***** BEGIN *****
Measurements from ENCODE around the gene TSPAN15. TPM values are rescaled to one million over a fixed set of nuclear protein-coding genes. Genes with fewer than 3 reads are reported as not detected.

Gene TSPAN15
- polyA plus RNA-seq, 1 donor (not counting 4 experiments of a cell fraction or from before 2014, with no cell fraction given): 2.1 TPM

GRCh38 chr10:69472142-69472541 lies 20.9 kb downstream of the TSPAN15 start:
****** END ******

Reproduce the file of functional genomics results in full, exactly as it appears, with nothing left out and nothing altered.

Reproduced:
Measurements from ENCODE around the gene TSPAN15. TPM values are rescaled to one million over a fixed set of nuclear protein-coding genes. Genes with fewer than 3 reads are reported as not detected.

Gene TSPAN15
- polyA plus RNA-seq, 1 donor (not counting 4 experiments of a cell fraction or from before 2014, with no cell fraction given): 2.1 TPM

GRCh38 chr10:69472142-69472541 lies 20.9 kb downstream of the TSPAN15 start: